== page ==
Jesus was transfigured before his disciples’ very eyes.  He lit up like a superhero in a movie.  It was the first time that the glory of God was revealed, not just in Jesus’ actions, but in his appearance.  Jesus’ nature did not change—he had always been God’s Son, fully human and fully divine—but that nature had been hidden.  There, on that mountain, for just a few brief moments, he was revealed for all to see.  The power of God wasn’t just something he could call on to heal people or feed people, it was a part of him.  What changed was that the disciples could see that, even if only for a short time.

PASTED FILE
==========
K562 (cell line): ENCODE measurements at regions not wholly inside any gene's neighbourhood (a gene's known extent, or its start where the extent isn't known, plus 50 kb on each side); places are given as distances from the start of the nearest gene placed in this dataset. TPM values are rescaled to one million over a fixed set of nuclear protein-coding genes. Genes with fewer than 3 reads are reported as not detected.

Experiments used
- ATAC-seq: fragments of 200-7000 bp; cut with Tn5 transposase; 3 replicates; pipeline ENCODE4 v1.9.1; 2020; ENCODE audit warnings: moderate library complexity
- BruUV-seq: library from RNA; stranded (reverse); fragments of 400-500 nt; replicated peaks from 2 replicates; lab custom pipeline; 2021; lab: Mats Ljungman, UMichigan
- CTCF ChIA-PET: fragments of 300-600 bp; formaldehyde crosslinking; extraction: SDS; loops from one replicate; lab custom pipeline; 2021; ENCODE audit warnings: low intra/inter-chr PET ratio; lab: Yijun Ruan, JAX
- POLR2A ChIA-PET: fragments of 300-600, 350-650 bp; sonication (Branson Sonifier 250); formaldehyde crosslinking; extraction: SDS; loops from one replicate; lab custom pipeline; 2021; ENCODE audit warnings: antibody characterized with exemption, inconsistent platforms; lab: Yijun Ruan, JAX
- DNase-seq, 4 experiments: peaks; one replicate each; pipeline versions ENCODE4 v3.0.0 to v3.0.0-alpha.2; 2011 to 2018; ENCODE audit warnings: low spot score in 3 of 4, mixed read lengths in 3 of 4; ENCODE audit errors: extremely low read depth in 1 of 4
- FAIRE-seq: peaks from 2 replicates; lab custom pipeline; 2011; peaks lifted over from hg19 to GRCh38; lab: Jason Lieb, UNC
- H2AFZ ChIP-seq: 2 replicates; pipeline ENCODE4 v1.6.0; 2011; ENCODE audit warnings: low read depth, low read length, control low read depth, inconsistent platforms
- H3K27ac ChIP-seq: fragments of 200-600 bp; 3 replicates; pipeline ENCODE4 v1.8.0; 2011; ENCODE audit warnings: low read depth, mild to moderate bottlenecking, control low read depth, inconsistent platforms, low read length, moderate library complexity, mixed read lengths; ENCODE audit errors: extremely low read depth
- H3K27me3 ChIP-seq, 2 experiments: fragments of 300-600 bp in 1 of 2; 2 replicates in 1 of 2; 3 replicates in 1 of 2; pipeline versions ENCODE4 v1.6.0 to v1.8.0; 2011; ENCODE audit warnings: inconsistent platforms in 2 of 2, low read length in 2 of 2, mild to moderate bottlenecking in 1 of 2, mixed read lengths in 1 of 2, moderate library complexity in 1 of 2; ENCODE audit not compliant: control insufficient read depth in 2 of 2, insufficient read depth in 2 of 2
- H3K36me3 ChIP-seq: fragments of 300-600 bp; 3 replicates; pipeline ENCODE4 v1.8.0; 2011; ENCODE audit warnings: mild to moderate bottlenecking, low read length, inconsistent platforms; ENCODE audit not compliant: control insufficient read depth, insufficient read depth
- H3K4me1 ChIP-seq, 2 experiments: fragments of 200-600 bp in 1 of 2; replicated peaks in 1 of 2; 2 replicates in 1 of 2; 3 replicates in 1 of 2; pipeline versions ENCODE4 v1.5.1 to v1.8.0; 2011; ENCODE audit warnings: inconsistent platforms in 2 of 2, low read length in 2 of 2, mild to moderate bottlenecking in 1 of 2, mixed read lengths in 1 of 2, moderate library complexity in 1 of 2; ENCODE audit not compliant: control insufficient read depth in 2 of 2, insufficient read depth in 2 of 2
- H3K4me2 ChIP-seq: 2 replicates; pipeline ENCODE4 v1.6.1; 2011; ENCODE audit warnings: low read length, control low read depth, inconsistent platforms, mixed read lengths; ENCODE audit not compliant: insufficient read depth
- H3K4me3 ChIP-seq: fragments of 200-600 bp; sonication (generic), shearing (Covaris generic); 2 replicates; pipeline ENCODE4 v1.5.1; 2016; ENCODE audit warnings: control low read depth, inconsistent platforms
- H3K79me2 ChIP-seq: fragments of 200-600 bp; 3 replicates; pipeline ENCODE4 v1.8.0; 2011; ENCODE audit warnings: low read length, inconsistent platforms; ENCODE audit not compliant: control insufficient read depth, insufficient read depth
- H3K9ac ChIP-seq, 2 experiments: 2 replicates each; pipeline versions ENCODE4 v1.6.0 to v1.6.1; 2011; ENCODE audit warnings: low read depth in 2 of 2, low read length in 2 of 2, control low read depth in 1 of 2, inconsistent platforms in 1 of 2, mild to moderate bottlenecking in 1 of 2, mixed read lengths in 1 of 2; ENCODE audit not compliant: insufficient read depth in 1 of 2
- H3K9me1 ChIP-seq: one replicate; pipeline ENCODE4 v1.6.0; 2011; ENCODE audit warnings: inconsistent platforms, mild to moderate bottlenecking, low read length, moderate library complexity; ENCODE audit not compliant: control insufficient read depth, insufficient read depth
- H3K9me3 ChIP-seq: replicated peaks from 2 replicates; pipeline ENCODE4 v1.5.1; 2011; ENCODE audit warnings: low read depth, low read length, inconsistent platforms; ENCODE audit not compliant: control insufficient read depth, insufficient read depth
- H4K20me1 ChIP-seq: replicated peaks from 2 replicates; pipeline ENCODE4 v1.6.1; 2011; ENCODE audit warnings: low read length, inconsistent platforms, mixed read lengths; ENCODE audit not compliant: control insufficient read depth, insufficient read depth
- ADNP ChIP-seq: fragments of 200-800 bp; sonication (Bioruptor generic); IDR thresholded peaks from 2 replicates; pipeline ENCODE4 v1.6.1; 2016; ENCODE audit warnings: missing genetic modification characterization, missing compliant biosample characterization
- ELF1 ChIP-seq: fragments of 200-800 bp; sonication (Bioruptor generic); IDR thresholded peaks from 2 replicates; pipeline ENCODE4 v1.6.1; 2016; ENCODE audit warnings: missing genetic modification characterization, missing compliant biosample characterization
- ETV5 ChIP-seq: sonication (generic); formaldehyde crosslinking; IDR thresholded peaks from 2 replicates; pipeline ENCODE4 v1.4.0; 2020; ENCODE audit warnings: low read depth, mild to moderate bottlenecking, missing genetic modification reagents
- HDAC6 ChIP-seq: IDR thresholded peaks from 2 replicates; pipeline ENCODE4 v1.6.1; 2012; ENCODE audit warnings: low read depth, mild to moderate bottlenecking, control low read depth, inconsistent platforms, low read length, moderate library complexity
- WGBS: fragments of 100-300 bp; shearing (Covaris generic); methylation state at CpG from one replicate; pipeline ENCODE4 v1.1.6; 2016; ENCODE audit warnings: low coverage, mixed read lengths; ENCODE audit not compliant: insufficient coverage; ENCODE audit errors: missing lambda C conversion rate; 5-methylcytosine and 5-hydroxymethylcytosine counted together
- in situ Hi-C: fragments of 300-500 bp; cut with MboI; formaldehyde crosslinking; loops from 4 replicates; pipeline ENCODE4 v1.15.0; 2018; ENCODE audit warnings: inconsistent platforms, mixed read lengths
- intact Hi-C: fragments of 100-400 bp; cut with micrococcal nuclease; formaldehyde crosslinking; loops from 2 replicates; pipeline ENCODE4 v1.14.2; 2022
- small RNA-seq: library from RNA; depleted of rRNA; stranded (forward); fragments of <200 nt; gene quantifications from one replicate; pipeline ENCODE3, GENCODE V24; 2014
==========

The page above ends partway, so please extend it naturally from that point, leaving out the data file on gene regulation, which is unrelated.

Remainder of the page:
But Jesus’ appearance wasn’t the only thing about him that had been transfigured.  His mission was transfigured, too.  This is the hinge point of Jesus’ story.  Before this, Jesus had been wandering around the area teaching and healing and feeding people and eating with them and welcoming them and, generally, doing ordinary ministry.  After this, Jesus’ face was set towards Jerusalem.  After this, Jesus started teaching his disciples about his coming sacrifice, suffering, and death.  Jesus didn’t stop teaching and healing and loving people along the way, but there was an urgency to it.  A sharper edge.  Jesus was getting ready to die to save the world: Jesus was getting ready to use his own suffering, death, and resurrection to begin the transfiguration of the whole world into the kingdom of God.